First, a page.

The euro has dropped to yet another record low in European trading, pushed lower today by the disappointing
survey of business confidence from Germany.
The Ifo index for August fell for the third time in a row to 99.0 from 99.1 in July. Most economists had expected a modest tick up in the index, which is regarded as a leading indicator of both German and euro zone economic performance. The impact of recent oil price increases was blamed for the dip.
There was 0.3% increase in Italian
for the second quarter. An increase of 0.7% had been expected, so this was also a disappointment.
The euro slipped to lows of $0.8440, compared with last night's low of $0.8470.
This weekend's G7 meeting in Prague of the leading industrial countries is expected to discuss the euro, but it may not be able to accomplish much. " It's the same old story," said Audrey Childe-Freeman of
CIBC World Markets
in London. "The market is increasingly confident that we're not going to see any intervention after the G7."
International Monetary Fund's
Horst Koehler noted the euro's weakness. "There is no doubt ¿ the euro is undervalued, heavily undervalued," he said in a news conference ahead of the G7 meeeting. "In my view it is also clear that intervention cannot be taboo."
Dollar/yen is opening weaker at 106.55. As the euro loses ground, the euro/yen relationship has pushed almost 1% lower to open at 90.25.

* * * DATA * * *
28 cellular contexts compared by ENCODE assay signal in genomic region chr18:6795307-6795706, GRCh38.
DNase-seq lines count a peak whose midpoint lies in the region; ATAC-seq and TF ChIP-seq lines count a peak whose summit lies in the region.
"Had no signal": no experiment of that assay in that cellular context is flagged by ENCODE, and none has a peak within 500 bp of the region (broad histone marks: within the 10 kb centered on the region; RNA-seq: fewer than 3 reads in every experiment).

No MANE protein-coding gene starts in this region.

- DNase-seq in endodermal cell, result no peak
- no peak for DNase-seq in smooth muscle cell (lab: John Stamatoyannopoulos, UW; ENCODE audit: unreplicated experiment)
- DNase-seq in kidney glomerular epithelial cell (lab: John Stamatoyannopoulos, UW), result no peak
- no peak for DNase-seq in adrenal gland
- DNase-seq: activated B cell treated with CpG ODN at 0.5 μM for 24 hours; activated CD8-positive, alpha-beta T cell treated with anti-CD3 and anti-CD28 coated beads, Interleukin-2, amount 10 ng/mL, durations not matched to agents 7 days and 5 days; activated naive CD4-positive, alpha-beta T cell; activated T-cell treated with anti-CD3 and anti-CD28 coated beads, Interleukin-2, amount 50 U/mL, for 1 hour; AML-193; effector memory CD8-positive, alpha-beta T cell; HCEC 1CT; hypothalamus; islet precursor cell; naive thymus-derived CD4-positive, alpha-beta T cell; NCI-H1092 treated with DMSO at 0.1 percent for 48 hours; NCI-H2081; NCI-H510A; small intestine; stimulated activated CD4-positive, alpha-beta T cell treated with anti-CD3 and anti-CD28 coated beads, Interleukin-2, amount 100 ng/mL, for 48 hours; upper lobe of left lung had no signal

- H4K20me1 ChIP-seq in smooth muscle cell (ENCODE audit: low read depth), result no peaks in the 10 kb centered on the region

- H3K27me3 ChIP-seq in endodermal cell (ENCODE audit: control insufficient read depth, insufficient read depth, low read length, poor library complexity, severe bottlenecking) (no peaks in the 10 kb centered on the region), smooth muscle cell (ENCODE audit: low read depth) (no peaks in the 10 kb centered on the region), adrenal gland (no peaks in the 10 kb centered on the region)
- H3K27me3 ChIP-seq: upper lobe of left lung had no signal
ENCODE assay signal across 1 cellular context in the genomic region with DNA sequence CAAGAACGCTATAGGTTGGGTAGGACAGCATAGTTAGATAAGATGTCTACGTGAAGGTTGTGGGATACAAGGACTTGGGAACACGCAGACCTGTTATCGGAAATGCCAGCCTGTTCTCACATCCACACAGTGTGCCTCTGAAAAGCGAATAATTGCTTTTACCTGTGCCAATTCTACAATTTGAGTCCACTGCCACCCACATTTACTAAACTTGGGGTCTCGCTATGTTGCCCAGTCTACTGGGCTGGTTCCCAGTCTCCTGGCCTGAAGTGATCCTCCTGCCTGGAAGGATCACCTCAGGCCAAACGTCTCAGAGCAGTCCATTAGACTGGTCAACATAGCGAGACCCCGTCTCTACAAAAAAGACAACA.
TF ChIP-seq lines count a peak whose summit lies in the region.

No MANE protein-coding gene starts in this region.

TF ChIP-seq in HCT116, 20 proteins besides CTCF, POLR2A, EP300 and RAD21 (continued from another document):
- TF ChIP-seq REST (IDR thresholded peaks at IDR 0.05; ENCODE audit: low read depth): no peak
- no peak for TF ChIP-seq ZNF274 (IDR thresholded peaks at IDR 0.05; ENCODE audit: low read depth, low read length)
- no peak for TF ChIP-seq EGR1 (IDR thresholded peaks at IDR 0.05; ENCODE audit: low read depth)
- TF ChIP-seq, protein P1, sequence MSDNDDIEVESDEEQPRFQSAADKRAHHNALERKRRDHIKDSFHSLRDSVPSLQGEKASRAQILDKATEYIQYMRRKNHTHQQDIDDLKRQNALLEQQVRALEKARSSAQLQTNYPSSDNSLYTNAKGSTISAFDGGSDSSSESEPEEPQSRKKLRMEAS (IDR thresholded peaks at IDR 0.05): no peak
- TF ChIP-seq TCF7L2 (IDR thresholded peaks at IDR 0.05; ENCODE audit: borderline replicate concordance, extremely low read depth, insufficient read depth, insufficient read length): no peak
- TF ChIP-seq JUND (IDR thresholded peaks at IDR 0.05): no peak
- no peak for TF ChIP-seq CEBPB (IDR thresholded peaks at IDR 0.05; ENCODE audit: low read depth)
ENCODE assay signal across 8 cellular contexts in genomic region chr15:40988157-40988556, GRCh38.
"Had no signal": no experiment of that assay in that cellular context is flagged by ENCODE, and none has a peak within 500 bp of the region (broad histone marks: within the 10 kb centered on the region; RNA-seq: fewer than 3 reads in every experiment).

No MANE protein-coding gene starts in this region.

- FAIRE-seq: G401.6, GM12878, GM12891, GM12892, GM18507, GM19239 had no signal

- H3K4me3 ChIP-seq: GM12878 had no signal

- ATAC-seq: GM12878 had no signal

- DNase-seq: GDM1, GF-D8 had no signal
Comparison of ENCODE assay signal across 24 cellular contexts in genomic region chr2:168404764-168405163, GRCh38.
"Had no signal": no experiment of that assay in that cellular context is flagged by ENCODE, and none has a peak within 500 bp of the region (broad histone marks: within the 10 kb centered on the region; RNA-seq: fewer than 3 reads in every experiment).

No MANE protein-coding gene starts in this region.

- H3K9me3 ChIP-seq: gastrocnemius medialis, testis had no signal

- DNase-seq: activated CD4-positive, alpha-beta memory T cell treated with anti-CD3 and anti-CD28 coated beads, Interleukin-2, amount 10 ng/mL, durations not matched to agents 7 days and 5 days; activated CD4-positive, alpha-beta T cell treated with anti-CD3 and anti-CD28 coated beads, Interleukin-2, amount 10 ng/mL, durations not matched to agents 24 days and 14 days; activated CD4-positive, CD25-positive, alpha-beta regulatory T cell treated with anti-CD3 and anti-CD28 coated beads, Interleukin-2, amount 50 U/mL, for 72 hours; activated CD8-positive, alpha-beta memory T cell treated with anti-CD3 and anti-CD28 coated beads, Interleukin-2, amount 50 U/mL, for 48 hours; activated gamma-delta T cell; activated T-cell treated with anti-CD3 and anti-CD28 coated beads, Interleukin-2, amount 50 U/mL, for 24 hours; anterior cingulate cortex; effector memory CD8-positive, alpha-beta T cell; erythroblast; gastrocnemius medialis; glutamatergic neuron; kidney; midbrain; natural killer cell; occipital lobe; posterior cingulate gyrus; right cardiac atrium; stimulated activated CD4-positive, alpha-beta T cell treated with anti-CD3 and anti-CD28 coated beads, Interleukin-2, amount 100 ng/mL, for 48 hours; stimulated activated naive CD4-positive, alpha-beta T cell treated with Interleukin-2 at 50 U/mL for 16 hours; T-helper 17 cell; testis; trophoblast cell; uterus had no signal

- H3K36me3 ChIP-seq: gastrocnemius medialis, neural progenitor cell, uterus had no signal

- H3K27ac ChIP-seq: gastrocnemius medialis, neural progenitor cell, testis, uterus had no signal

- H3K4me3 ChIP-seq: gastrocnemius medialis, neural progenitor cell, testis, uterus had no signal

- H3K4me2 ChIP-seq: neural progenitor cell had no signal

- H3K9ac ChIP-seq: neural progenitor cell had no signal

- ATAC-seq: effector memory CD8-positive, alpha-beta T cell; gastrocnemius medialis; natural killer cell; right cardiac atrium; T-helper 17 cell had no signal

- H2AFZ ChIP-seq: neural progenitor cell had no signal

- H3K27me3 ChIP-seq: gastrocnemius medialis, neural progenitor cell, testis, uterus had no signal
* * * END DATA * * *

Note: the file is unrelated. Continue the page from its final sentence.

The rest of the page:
Selling euros and buying yen has been one of the most profitable forex trades this year. That may be driven as much by sentiment as by economic logic. "I can't buy the argument on euro/yen. The Japanese economy is not recovering at all, and the euro/yen story from a fundamental standpoint is completely unjustified, " Childe-Freeman said.
Sterling is firmer against the dollar at $1.4145, and is solidly stronger against the euro at 59.85 pence. The latest
Bank of England
Monetary Policy Committee minutes show that last month's vote in favor of leaving interest rates unchanged was only 5 to 4, suggesting that further rate rises are possible.
Dollar/Swiss franc is again firmer at 1.7850. The euro is weaker against the Swiss franc and hit another record low of SF1.5065 this morning.
The Canadian dollar is slightly firmer at C$1.4800.
In the home of the
summer Olympics, the Australian dollar is opening at new record lows around $0.5400. Analysts now see the possibility of dramatic further declines in the Aussie, towards $0.50.
The New Zealand dollar is also lower at $0.4090.
South Asian currencies are consistently weak against the dollar. Today, the Indonesian rupiah is trading at 8,770/dollar, R100 lower than yesterday. Political tensions are adding to the problems created by a strong dollar, keeping the rupiah under pressure.
The Polish zloty is still soft at 4.60/dollar, as its tie to the euro keeps the downward pressure in place.
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